Results from the survey “Human Factors and the Future of Infection Prevention” indicate we can employ new strategies to improve our infection prevention efforts in long-term care. Despite obstacles, we believe technology and support from leadership are among the ways to help keep our nursing home residents safer.
The survey was conducted by a third-party research firm and commissioned by 3M in April 2018. It polled 650 U.S.-based infection preventionists and clinicians across the healthcare continuum to collect attitudes, beliefs and perceptions of the current and future-state of infection prevention.
Respondents reported key challenges they face in their fight to reduce healthcare-associated infections in their facilities. Major findings include:
- Deficiencies in technology adoption and leadership-support are among top hurdles to infection prevention success:
Infection preventionists identified the key barriers to preventing HAI as occurring at a strategic level, such as a lack of adopting new technology and processes (51%) and insufficient support from senior leadership (51%). These were followed closely by poor protocol compliance rates (50%). Clinicians, on the other hand, indicated struggles with more tactical execution of infection control practices, including compliance with infection prevention protocols (46%t) and lack of training for proper product use (46%).
- Despite barriers, respondents are optimistic about their ability to improve infection rates:
One-third of all survey respondents (34%) believed infections can be avoided when providing healthcare today and nearly half (42 percent) believe that their facility could be doing more to prevent HAI. Survey data also indicated both infection preventionists and other clinicians are seeking technological advances that will help them reduce preventable infections.
So, what do these findings mean for the burgeoning role of infection prevention in long-term care settings?
First, we need to explore some of the top differences between the hospital and outpatient care settings – in which a vast majority of survey respondents work – and LTC settings.
Infection prevention in the LTC setting is unique and complicated – and isn’t as extensively studied as it is in hospital or outpatient settings. LTC residents are indeed residents, remaining indefinitely, and often have multiple chronic diseases, some of which result in the resident being debilitated. The age demographic skews higher too. As residents age, their skin becomes more susceptible to damage, including greater vulnerability to skin tears and skin stripping from the improper selection or use of adhesive-containing products. Collectively, the combination of chronicity, fragility and a high incidence of both antibiotic and device use – particularly indwelling catheters – can allow multiple sources of infection to exist and spread to other residents within a facility. This means LTC staff can find themselves in a situation reminiscent of a multifocal recurring outbreak, making infection prevention all the more difficult.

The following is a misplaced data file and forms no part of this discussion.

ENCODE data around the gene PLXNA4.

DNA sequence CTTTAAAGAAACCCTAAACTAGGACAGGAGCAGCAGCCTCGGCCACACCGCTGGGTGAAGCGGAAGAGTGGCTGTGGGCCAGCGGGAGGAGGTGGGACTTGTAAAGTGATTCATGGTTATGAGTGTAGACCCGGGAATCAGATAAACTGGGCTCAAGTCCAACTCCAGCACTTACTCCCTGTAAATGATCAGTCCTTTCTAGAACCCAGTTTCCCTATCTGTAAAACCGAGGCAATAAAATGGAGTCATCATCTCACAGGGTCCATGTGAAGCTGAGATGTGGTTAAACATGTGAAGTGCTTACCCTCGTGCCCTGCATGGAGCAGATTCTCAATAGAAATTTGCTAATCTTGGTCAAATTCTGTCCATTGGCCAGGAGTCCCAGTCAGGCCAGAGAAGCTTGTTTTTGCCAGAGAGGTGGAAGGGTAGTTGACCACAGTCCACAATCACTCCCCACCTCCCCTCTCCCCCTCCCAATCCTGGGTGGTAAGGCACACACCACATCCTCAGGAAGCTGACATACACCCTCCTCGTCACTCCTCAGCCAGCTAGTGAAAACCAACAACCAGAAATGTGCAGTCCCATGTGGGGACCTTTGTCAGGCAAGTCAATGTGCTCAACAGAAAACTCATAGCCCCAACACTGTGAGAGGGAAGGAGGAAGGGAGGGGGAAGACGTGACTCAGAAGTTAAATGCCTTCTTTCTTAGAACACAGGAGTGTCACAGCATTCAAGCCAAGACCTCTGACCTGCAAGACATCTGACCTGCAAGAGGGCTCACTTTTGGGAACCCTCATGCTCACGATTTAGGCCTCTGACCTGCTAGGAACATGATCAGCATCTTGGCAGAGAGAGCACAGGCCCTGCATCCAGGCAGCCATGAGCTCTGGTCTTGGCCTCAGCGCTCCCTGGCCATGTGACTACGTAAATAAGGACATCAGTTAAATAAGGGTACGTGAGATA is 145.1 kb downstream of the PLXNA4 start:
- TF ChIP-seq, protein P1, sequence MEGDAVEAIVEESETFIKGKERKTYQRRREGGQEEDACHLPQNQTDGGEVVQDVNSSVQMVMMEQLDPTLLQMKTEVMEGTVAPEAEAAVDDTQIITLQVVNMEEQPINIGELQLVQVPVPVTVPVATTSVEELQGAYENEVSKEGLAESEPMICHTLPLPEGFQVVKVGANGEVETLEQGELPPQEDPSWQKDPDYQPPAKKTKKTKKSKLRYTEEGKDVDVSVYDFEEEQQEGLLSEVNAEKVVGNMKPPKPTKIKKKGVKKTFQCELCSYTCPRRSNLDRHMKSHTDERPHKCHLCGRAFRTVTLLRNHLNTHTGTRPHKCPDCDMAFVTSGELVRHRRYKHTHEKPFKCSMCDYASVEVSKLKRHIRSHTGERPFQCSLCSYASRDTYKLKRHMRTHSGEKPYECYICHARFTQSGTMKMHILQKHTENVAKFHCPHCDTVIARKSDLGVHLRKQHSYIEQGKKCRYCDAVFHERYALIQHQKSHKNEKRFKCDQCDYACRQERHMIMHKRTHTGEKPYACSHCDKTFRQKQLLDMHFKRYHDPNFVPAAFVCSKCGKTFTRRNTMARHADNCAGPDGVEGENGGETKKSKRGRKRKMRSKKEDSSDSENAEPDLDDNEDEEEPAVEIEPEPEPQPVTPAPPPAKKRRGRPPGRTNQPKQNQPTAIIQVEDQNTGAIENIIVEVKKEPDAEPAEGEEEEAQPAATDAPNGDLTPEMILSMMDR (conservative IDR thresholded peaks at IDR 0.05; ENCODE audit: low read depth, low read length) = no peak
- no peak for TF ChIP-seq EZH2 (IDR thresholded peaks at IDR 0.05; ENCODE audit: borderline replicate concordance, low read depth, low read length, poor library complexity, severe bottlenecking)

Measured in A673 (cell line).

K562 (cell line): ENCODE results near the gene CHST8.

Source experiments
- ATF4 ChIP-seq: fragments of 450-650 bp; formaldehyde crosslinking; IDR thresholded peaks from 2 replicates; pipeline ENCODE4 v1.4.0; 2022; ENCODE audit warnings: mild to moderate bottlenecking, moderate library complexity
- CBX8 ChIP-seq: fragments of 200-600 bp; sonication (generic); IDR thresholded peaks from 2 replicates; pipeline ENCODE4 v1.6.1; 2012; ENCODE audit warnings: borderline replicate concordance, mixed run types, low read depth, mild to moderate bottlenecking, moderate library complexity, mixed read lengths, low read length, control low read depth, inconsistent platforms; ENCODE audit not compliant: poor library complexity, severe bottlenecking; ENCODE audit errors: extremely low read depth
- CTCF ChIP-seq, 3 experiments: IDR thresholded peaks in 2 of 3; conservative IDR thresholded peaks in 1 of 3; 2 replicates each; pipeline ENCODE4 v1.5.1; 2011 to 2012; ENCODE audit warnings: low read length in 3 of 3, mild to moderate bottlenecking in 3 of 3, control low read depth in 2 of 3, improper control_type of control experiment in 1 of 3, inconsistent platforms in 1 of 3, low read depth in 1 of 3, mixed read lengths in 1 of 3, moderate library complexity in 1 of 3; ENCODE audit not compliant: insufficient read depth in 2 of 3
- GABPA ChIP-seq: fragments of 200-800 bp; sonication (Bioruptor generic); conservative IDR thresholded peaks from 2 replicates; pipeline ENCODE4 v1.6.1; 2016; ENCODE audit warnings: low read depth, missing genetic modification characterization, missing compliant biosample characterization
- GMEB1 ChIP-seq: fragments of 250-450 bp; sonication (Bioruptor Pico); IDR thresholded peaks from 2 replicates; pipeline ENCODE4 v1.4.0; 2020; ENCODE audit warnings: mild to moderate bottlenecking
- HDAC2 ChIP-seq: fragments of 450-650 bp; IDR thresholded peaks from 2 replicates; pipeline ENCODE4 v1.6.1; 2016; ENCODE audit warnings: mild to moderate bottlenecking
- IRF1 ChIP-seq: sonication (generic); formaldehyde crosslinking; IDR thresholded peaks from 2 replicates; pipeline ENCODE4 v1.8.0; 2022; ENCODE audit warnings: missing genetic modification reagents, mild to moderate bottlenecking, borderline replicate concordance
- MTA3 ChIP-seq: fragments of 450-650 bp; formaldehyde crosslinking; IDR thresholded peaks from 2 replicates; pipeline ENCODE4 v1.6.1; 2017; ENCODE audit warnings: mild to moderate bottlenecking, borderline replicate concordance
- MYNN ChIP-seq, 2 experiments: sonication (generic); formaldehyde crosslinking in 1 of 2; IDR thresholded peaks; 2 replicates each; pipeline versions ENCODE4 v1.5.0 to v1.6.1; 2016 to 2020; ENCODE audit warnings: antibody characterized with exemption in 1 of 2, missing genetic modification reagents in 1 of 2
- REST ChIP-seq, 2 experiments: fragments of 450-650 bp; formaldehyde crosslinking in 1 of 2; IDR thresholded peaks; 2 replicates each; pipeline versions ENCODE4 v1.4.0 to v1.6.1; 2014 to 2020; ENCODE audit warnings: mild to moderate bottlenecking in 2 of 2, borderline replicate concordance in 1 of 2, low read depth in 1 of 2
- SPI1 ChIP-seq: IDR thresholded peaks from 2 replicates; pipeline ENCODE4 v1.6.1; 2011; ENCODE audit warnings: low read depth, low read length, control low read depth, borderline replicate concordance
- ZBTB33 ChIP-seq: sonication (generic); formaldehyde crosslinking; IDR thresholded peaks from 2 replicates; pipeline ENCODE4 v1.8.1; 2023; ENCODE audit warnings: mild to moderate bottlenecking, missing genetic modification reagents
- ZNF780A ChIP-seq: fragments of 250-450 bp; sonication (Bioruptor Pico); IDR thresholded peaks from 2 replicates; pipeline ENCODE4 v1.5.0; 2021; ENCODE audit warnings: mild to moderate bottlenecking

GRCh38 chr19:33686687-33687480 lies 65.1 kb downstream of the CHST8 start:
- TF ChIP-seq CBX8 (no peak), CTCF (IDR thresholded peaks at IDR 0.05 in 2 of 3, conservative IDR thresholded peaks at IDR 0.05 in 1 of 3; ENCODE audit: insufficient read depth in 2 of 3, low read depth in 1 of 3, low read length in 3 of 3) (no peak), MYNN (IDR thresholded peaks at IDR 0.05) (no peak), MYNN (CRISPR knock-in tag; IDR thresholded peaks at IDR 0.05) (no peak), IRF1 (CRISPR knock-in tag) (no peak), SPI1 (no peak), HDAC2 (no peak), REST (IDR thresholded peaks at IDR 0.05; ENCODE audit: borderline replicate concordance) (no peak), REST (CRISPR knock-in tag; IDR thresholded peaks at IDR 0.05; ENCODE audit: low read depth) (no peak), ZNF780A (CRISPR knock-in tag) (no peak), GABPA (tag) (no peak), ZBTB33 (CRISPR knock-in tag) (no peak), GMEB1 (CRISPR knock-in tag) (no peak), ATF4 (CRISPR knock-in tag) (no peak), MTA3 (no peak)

Focused efforts to reduce the incidence of Clostridium difficile and catheter associated urinary tract infections (CAUTI) are gradually earning infection prevention research funding in LTC environments, while being supported through a number of hand hygiene and antimicrobial stewardship initiatives.
While the responses to the survey were primarily collected from clinicians outside of the LTC setting, these datapoints could be helpful in:
- identifying educational training gaps on implementing advanced technology and new industry guidelines specific to LTC’s unique challenges
- making the case for more senior-leadership support for infection prevention-related programs, including those that fund research or new product trials
- inspiring more voluntary infection-related reporting to strengthen data collection and analysis that will support more standardized infection reporting and
- strengthening protocols and best practices for LTC settings in the future.
The good news is, even though LTC residents’ needs and the requirements for reporting infections vary considerably from the care settings featured in the survey, attention to infection prevention is gaining increased attention in LTC environments. Attitudinal data like this can be adapted to the specific challenges faced in this care setting and used to drive continued attention to prevention efforts.
Pat Parks, M.D, Ph.D., is the medical director for 3M Medical Solutions Division. He is also an Adjunct Associate Professor in the Department of Experimental and Clinical Pharmacology at the University of Minnesota.
For more results and insights from the “Human Factors and the Future of Infection Prevention” survey, please visit 3MSM Health Care Academy’s free medical education resource and register for the following on-demand webinars:
- Human Factors and the Future of Infection Prevention
- Cut Through the Clutter – A Focused Approach to Infection Prevention (earn free CE contact hours)